• Justin Thomas +800

  • Scottie Scheffler +1000

  • Jordan Spieth +1200

  • Collin Morikawa +1200

  • Will Zalatoris +2000

  • Viktor Hovland +2000

Course History

For the first time in over a month, golfers head to a course that has been played on Tour consistently for over a decade. DataGolf has Colonial Country Club ranked 11th when looking at courses where course history has been the most relevant and predictive. Here is a look at who has played the best at Colonial over the past few years.

Jordan Spieth

The Dallas, Texas native kicks off the Course History section with incredible results at Colonial. In his nine starts here, Spieth has seven top-10s, a 14th, and a 32nd. Of those seven top-10 finishes, two of them are runner-ups and a victory in 2016. He leads the field in Overall Strokes Gained at Colonial (minimum 10 rounds). In his runner-up finish last year, Spieth ranked 4th in putting and 13th in SG: OTT. Spieth has been nearly a lock to perform well here since his first start in 2013.

Kevin Na

Kevin Na is 4th in total rounds played at Colonial out of players in the field this week. Na has only missed the cut twice here and has gained strokes Tee-to-Green each time in his 14 events on the course. His course history is highlighted by his 2019 win, where he dominated the field in SG: Approach. He has three additional top-10s here and has been one of the most consistent golfers at Colonial.

Brian Harman

After missing the cut in his first start at Colonial, Harman has made the weekend eight times in a row, including three top-10s. In his eighth place finish last year, he was positive in every major stat category and ranked inside the top-20 in SG: Approach and SG: T2G. After a solid outing at the PGA Championship last week, Harman looks like a pretty safe play at a course he is very familiar with.

Other Course History Options to Consider
  • Colin Morikawa — 2nd and T14 in two starts.

  • Tony Finau — Runner-up in 2019. 6/6 made cuts. T34 is his worst finish.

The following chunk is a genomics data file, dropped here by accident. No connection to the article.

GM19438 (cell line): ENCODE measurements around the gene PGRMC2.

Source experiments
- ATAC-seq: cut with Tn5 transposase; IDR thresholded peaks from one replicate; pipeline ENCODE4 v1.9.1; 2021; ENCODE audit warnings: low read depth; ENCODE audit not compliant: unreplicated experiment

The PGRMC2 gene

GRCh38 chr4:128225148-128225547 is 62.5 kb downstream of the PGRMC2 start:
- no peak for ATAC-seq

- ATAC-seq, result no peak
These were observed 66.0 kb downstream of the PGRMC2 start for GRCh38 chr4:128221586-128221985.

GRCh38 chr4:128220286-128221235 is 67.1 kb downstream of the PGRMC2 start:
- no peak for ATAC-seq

• Chris Kirk — 11/11 Made Cuts. Won in 2015 and has 3 other top-15s.

  • Justin Rose — 7/7 made cuts. Winner in 2018 and T3 in 2020.

  • Charlie Hoffman - 12/13 made cuts. T3 last year. Multiple top-15s

  • Ian Poulter - 7/8 made cuts. T3 last year and two other top-10s

Weather

The Tour heads back to the Dallas, Texas area for the second time in three weeks. As far as weather goes, the first two rounds look pretty calm to me. Both days have temperatures in the 80s with winds forecasted around 5-15 mph. The weekend looks a bit scary as of now however, as winds are projected to hit 15-20+ mph with wind gusts up to 35+ mph. This can always change of course, but it looks like we may see some carnage on Saturday and Sunday. Since this won’t happen until after the cut is made, I don’t see much of a weather stacking advantage this week.

DFS Ownership Early Outlook

As of Monday, the top-five projected highest owned golfers include:

  • Daniel Berger

  • Collin Morikawa

  • Jordan Spieth

  • Kevin Na

  • Brian Harman

Be sure to check the FantasyPoints ownership projections for updates throughout the week.

Last year’s highest-owned golfer at the Charles Schwab Challenge was Brian Harman at almost 22%. Harman finished T8 and easily paid off the chalk. The top 5 highest owned golfers from last year include:

  1. Brain Harman 22% - T8
  2. Abe Ancer 21% - T14
  3. Corey Conners 20% - T20
  4. Collin Morikawa 19% - T14
  5. Will Zalatoris 18% - T59

Outside of Zalatoris, pretty reasonable results for the chalk of the 2021 Charles Schwab.

Essential Questions

Do we need to worry about a post-major hangover?

If you watched the PGA Championship last week, it was easy to tell how taxing Southern Hills was on golfers' stamina, both physically and mentally. The slopes of the golf course and the heat of Oklahoma in the first two rounds only added to the difficulties of playing in a major championship. Do we need to factor this in when creating a player pool? After missing the cut at Augusta, Jordan Spieth went on to win the RBC Heritage the very next week. Was this because he was well-rested heading into the event? There are always many factors that impact the outcome of each event, but I wouldn’t be surprised to see some big names that contended at Southern Hills fail to make the weekend at Colonial.

Are there any similarities between Southern Hills and Colonial?